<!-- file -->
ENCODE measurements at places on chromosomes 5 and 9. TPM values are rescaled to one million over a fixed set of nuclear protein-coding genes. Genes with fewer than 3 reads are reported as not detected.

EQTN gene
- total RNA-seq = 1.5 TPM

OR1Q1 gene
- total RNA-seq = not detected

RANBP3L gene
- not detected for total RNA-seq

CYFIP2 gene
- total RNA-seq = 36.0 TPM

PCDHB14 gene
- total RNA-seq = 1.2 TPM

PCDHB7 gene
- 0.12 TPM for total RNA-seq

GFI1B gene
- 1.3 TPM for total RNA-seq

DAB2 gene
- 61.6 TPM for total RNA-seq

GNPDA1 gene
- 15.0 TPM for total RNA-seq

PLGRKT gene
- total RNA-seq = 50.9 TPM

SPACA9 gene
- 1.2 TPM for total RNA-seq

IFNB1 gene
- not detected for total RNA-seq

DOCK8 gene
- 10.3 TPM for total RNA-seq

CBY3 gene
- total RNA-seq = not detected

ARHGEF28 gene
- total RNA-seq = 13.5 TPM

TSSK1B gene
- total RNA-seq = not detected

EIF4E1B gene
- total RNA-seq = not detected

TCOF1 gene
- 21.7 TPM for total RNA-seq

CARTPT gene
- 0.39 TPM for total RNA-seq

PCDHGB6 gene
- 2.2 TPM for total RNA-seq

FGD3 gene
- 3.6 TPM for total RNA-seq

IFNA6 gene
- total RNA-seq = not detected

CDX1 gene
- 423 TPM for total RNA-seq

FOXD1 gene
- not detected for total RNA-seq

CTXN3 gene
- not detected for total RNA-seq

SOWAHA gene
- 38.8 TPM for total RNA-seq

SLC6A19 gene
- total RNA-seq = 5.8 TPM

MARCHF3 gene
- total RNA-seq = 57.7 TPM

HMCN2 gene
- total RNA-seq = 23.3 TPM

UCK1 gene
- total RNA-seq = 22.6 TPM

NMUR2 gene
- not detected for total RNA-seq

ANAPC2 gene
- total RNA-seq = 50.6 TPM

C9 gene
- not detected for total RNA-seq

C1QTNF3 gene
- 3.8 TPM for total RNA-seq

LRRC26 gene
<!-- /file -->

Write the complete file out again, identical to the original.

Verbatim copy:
ENCODE measurements at places on chromosomes 5 and 9. TPM values are rescaled to one million over a fixed set of nuclear protein-coding genes. Genes with fewer than 3 reads are reported as not detected.

EQTN gene
- total RNA-seq = 1.5 TPM

OR1Q1 gene
- total RNA-seq = not detected

RANBP3L gene
- not detected for total RNA-seq

CYFIP2 gene
- total RNA-seq = 36.0 TPM

PCDHB14 gene
- total RNA-seq = 1.2 TPM

PCDHB7 gene
- 0.12 TPM for total RNA-seq

GFI1B gene
- 1.3 TPM for total RNA-seq

DAB2 gene
- 61.6 TPM for total RNA-seq

GNPDA1 gene
- 15.0 TPM for total RNA-seq

PLGRKT gene
- total RNA-seq = 50.9 TPM

SPACA9 gene
- 1.2 TPM for total RNA-seq

IFNB1 gene
- not detected for total RNA-seq

DOCK8 gene
- 10.3 TPM for total RNA-seq

CBY3 gene
- total RNA-seq = not detected

ARHGEF28 gene
- total RNA-seq = 13.5 TPM

TSSK1B gene
- total RNA-seq = not detected

EIF4E1B gene
- total RNA-seq = not detected

TCOF1 gene
- 21.7 TPM for total RNA-seq

CARTPT gene
- 0.39 TPM for total RNA-seq

PCDHGB6 gene
- 2.2 TPM for total RNA-seq

FGD3 gene
- 3.6 TPM for total RNA-seq

IFNA6 gene
- total RNA-seq = not detected

CDX1 gene
- 423 TPM for total RNA-seq

FOXD1 gene
- not detected for total RNA-seq

CTXN3 gene
- not detected for total RNA-seq

SOWAHA gene
- 38.8 TPM for total RNA-seq

SLC6A19 gene
- total RNA-seq = 5.8 TPM

MARCHF3 gene
- total RNA-seq = 57.7 TPM

HMCN2 gene
- total RNA-seq = 23.3 TPM

UCK1 gene
- total RNA-seq = 22.6 TPM

NMUR2 gene
- not detected for total RNA-seq

ANAPC2 gene
- total RNA-seq = 50.6 TPM

C9 gene
- not detected for total RNA-seq

C1QTNF3 gene
- 3.8 TPM for total RNA-seq

LRRC26 gene